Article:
My favorite character in the film was Gitanjali Rao's.. who plays Vidya Iyer, Shuili's mother. It is more of a reversal of what Deepika played in Piku. If it is Piku being submissive to Bhaskor's traumatic behaviour and medical complications.. Here is a mother who is not willing to give up on her daughter despite no signs of development. The silence of Shuili disturbs Dan.. saddens her sister.. but it is Vidya's character that torments between hope and urge to deal with reality. When Dan's mother visits Shuili.. they share a wonderful connect of their children being non-responsive to their worries. She is excellent in the moment Shuili half verbally utters "Ma..". She revisits her maternal instinct in nuanced reactions.

There are umpteen moments in the film that are hard to describe with words. Every sequence.. scene and shot carries a mood to it. They are staged effortlessly. There is no pressure from the tellers to make us see things. They want us to be there! To feel! Even something like Shuili's accident.. one that forms the inciting incident of the whole film.. is totally de-stripped of its drama and heightened shock. We see her slipping.. We see people looking out for her crowding slowly.. and only at the end, we see her in the pool of blood. There are several instances where things fall into your eyes rather being shoved. When Dan gets down to take the visitor card he dropped below Shuili's bed.. he finds her being attached to a bag to collect urine. The seriousness of what Shuili is going through doesn't come as a surprise just to Dan but us as well.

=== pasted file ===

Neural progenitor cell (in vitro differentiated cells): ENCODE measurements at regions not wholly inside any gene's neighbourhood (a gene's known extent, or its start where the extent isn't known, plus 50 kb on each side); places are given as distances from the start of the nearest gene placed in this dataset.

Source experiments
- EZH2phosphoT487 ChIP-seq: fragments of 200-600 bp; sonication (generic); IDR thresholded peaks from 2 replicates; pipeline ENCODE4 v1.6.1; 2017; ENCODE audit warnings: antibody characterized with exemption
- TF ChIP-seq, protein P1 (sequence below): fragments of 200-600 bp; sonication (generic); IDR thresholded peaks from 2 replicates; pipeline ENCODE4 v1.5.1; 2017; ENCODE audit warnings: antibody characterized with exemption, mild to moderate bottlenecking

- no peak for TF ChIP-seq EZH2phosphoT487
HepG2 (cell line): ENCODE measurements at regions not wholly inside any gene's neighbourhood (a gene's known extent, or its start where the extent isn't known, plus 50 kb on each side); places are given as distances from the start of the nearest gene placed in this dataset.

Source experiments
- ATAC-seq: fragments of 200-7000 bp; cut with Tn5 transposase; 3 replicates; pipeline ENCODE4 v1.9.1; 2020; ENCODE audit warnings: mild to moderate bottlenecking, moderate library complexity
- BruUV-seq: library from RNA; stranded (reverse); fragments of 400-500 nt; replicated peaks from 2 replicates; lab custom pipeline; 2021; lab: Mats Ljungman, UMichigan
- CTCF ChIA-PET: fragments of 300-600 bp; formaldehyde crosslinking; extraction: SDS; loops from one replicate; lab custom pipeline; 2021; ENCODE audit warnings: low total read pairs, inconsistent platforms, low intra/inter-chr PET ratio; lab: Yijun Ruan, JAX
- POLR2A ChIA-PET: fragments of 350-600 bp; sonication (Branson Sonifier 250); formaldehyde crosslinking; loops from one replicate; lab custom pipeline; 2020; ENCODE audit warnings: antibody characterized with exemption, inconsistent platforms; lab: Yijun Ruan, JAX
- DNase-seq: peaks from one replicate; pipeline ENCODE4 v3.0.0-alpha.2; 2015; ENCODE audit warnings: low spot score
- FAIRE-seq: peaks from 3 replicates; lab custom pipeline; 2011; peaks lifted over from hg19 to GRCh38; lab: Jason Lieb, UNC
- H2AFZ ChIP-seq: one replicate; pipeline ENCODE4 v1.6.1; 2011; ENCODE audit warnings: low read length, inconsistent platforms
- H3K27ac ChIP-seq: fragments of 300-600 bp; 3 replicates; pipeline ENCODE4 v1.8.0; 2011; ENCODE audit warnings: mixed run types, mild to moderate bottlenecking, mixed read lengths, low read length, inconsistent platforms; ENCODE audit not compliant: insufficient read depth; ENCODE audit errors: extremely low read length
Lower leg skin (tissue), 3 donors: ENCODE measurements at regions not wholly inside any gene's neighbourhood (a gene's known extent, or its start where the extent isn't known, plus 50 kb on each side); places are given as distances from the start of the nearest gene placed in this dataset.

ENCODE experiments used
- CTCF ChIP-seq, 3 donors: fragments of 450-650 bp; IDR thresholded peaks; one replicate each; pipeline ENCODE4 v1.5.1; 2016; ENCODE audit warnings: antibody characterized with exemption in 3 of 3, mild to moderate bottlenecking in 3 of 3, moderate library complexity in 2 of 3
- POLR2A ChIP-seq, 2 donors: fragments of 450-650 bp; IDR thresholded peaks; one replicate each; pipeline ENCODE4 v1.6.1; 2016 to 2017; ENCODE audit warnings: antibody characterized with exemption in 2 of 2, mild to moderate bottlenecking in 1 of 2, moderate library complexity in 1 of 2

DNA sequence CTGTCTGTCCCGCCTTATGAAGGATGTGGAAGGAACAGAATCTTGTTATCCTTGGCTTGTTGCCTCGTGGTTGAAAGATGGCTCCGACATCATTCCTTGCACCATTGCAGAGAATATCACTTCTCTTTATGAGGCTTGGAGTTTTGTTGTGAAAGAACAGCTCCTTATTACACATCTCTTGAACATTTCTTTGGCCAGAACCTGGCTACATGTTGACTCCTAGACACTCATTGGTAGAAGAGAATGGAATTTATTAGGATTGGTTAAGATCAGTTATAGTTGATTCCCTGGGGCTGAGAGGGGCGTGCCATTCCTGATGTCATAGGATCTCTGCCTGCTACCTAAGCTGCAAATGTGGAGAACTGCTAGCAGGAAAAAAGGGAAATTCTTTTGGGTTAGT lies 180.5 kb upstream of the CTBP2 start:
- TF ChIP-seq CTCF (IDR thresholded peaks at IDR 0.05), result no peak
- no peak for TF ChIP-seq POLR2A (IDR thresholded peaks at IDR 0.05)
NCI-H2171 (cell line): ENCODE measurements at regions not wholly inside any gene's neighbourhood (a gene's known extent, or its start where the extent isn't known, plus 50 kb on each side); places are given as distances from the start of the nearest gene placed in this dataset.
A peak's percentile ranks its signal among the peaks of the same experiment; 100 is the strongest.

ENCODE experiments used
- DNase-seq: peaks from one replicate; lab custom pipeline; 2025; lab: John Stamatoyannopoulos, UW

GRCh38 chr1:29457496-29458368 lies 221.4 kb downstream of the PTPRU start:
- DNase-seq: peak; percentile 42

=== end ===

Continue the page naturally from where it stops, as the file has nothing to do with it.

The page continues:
The film despite its easy pathway to place a song to tie up the montages just musicates with quiet strings of piano and keyboard then and there. The theme of October is redemptive.

It is the kind of music that blossoms. It holds the entire film in its ambience. 

Watching this, I was constantly reminded of another beautiful drama, 'Waiting' played by Kalki and Nazrudeen Shah, that captures the friendship of them as they wait for their spouses (admitted in the same hospital) to recover. There are very few films like this that can come off as poetry on screen. Like Masaan.. Like Lootera.. Like Waiting.. Like October.. But what surprised me about October is not just we remember the verses of poem but also the pauses and silence between the words.